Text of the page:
Monthly Archives: September 2019
Returning yesterday on a flight from the Greek island of Crete I reminisced over the events of my trip to visit my mother who has lived in a small village on the outskirts of Agios Nikolaos in the north east corner of the island for the past seventeen years. It was the first time I had been back since beginning a low carb diet two years ago and I was keen to seek out some fresh Mediterranean produce and sample the traditional restaurant meals that I assumed would offer an abundance of low carb fish, meat and local vegetables.
Unfortunately it was apparent that the healthy diet of the Cretan people that Ancel Keys was so impressed by in his infamous Seven Countries Study when he visited in 1960 was no longer on offer. Now overflowing with ice cream parlours, cake shops and fast food outlets, the place once associated…
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I was asked recently how I managed to lose so much weight and reverse diabetes, but during my enthusiastic explanation of the LCHF diet I was interrupted with the usual question “But all that fat will put your cholesterol through the roof!, you obviously need to take statins?” My response of “No, its actually carbohydrates that make cholesterol a problem” resulted in a somewhat angered reaction from my previously curious inquisitor. “What makes you think you know more than the (local) doctor!”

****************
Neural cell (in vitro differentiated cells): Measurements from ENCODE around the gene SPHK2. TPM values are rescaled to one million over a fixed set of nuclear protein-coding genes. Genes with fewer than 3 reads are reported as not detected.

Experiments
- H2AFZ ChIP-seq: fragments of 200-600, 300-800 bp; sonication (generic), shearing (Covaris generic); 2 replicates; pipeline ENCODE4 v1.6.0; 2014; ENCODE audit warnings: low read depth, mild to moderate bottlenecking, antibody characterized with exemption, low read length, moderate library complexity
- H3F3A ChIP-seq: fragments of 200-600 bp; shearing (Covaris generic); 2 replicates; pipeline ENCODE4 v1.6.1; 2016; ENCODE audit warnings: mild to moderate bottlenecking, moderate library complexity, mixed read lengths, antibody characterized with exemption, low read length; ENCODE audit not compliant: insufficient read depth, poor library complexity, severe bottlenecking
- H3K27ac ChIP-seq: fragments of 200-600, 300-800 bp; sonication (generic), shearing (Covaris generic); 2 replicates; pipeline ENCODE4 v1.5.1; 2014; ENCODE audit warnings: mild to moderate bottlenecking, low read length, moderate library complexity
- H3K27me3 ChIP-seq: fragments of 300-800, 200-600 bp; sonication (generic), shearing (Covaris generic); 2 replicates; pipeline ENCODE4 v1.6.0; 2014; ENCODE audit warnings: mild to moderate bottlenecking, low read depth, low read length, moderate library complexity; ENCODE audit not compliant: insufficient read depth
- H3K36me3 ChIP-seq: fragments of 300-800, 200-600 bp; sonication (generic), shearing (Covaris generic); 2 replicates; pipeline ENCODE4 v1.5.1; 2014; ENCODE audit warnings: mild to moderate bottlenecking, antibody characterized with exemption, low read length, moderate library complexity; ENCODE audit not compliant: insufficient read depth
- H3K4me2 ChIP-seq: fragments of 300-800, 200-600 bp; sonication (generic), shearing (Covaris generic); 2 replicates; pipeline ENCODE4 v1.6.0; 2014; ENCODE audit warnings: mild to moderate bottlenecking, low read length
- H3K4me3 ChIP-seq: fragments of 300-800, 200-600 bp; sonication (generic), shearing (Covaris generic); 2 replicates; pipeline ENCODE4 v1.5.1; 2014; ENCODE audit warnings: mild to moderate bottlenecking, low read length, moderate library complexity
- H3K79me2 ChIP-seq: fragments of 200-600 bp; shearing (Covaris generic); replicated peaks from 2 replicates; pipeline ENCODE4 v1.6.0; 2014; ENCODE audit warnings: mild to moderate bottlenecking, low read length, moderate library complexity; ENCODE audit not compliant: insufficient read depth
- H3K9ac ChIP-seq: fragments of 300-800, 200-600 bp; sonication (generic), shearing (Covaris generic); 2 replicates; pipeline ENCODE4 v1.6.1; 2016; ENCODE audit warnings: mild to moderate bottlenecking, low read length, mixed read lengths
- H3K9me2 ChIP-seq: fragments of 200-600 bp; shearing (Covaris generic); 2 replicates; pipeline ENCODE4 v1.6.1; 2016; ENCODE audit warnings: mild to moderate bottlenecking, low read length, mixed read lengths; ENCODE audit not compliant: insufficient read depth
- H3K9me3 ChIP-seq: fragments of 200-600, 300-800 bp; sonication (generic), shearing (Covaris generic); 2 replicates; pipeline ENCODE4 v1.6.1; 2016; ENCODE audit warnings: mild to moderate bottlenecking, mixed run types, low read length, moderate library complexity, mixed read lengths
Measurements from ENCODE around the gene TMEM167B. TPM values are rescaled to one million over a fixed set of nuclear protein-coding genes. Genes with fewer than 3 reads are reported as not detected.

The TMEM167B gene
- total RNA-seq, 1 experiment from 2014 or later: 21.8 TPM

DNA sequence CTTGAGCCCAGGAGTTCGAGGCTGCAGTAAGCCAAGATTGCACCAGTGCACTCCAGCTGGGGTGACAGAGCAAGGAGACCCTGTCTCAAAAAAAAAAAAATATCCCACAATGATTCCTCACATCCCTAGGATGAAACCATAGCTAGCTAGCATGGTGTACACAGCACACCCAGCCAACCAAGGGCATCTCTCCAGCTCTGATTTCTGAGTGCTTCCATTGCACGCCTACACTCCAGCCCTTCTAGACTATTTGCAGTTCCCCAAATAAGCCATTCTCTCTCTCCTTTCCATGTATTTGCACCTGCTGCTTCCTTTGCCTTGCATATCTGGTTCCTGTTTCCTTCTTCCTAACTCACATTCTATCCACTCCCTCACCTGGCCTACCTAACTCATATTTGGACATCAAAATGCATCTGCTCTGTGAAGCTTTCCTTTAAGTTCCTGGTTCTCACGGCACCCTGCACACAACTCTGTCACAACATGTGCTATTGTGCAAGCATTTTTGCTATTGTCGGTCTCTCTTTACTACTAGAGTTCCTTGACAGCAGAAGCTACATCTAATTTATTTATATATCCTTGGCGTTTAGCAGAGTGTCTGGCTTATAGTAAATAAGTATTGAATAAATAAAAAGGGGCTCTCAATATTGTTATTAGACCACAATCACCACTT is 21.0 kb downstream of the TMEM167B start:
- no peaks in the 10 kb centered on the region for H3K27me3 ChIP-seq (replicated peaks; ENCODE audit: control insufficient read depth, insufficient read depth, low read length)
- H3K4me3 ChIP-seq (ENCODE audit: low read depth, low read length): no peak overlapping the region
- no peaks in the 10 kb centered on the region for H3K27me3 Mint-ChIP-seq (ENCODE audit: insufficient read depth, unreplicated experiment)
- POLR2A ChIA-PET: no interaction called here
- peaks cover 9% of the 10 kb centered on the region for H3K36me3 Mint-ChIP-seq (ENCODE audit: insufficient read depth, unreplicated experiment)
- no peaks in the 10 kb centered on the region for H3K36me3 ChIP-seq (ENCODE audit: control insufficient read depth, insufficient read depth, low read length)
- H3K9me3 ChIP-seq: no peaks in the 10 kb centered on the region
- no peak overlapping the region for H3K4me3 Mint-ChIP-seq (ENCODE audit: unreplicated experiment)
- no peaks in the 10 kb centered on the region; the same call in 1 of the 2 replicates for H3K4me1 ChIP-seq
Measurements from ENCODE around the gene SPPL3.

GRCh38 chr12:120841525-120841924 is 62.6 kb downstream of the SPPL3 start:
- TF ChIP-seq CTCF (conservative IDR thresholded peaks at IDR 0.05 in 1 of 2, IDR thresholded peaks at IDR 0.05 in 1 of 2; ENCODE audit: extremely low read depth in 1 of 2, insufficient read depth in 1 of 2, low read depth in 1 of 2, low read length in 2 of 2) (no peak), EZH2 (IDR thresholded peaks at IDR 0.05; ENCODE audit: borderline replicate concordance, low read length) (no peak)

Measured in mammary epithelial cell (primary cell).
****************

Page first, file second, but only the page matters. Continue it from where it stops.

I have posted a number of presentations by Dr Paul Mason over the past two years due to the clear and concise manner with which he presents his lecturers. This fantastic insight into the confusing world of cholesterol and the real effects of statins (which he eloquently delivers with information that seems to sink-in with surprising ease) will stop any naysayer in their sceptical tracks.
If anyone reading…
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Made from wheat and barley, researchers believe the dough rings were likely ritual objects, not breakfast cereal
Cheerios literally popped into existence in 1941 when a physicist at General Mills developed a “puffing gun” that created CheeriOats, as the cereal was first called. But long before the oaty little O’s came into existence, Bronze-age Austrians were producing something similar around 900 B.C. by hand, though researchers aren’t quite sure if those barley and wheat dough rings were for nomming, weaving or praising the gods.
The early O’s come from a site in Austria called Stillfried an der March, an ancient hill fort first excavated in 1978 that was found to contain about 100 grain storage pits. Inside one of the pits, archaeologists found three tiny charred remains of the grain-rings, each a little more than an inch in diameter, along with a dozen larger but similarly ring-shaped…
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